hLooking every inch a Blairite, and with the CV to back it (Oxford graduate; Downing Street Special Advisor; parachuted into a safe northern seat) James Purnell seemed to have crossed the floor and become a full-blown Brownite in the late noughties. Gordon Brown promoted him to the Cabinet as Culture, Media and Sport Secretary in 2007, and then handed him the Work and Pensions brief in 2008. But by June 2009, and with Labour’s popularity in the country sinking fast, Purnell decided he had had enough and dramatically quit the Cabinet – calling on Brown to go with him. In a resignation letter he sent to The Times and The Sun, Purnell told Brown his “continued leadership makes a Conservative victory more, not less likely.”
He added: “I am therefore calling on you to stand aside to give our party a fighting chance of winning.”
What happened next? Gordon Brown didn’t go, but Purnell did – right out of the Commons. He stood down at the 2010 election and eventually ended up back at the BBC, where he had worked before entering politics. He is now Director of Radio and Education.
5) George Brown
Serving as Labour leader for month after the unexpected death of Hugh Gaitskill in 1963, George Brown was one of the towering figures of the party in the 1960s. He lost on the full-time job to Harold Wilson in the subsequent leadership contest, but served under his rival after Labour won the 1964 and 1966 elections. In 1966 he was appointed Foreign Secretary, but his heavy drinking led to series of gaffes – including being publicly rude to the wife of Britain’s Ambassador to France. When sterling took a hit in March 1968, Wilson was unable to find his Foreign Secretary to take part in an emergency meeting of the Privy Council. After learning the meeting had gone ahead without him, a tired and emotional (i.e. drunk) Brown launched into an angry tirade at Wilson, and stormed out. The next day he sent a letter to Wilson suggested the two should “part company” – a decision which Wilson reluctantly accepted.
What happened next? Brown lost his Belper seat in the 1970 election, but was made a member of the House of Lords later that year. By the mid-80s he had drifted so far from Labour that he joined the Social Democratic Party.
6) Aneurin Bevan
Aneurin Bevan made his reputation as Minister for Health in Clement Attlee’s transformative government of 1945-1950, but in 1951 he was shifted to the Ministry of Labour and National Service. Despite his new responsibilities, it was an argument over the welfare state which prompted his resignation from Cabinet. He was angry that Chancellor Hugh Gaitskill was planning to take money out of the National Insurance fund to pay for rearmament, and replenish the pot by charging for spectacles and dental care. In his resignation speech in the Commons, the fiery Welshman accused Attlee and Gaitskill of “polluting the stream” of democratic socialism with the measures. Future Labour Prime Minister Harold Wilson and junior minister John Freeman quit in solidarity with Bevan.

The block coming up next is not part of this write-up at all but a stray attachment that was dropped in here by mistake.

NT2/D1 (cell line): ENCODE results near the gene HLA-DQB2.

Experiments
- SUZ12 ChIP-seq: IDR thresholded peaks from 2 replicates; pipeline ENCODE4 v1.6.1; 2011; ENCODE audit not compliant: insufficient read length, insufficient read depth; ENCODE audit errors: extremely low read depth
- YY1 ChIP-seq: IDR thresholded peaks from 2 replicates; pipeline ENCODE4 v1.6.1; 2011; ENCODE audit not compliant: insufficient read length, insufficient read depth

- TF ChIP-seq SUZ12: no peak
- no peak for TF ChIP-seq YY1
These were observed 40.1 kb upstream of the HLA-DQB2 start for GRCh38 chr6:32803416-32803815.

What happened next? Six months later Attlee called a general election which saw Labour win more votes than the Tories but less seats. The party was out of office for 13 years. Bevan stood for leadership in 1955, but lost to Gaitskill – the man who triggered is resignation.
7) Lord Randolph Churchill
More famous for being the father of Winston, Lord Randolph Churchill was one of the most colourful political figures of the latter end of the 19th century. He was as comfortable launching attacks on his Conservative colleagues as his Liberal opponents, but gained a reputation for being more style than substance. His five month stint as Chancellor from August to December 1886 only cemented this view. Despite preparing an entire Budget to be delivered in Spring 1989, Churchill quit over a row over military spending before he could deliver. His actual plan was only to threaten resignation, hoping Prime Minister Salisbury and his Cabinet colleagues would back down in order to keep him. Salisbury called his bluff and accepted his resignation. Churchill was shocked as he did not think anyone was suitable to replace him at the Treasury. He was reported to have remarked “I forgot about [George] Goschen” when his successor was announced.
What happened next? Churchill’s frontbench career was over, and he died nine years later aged just 45.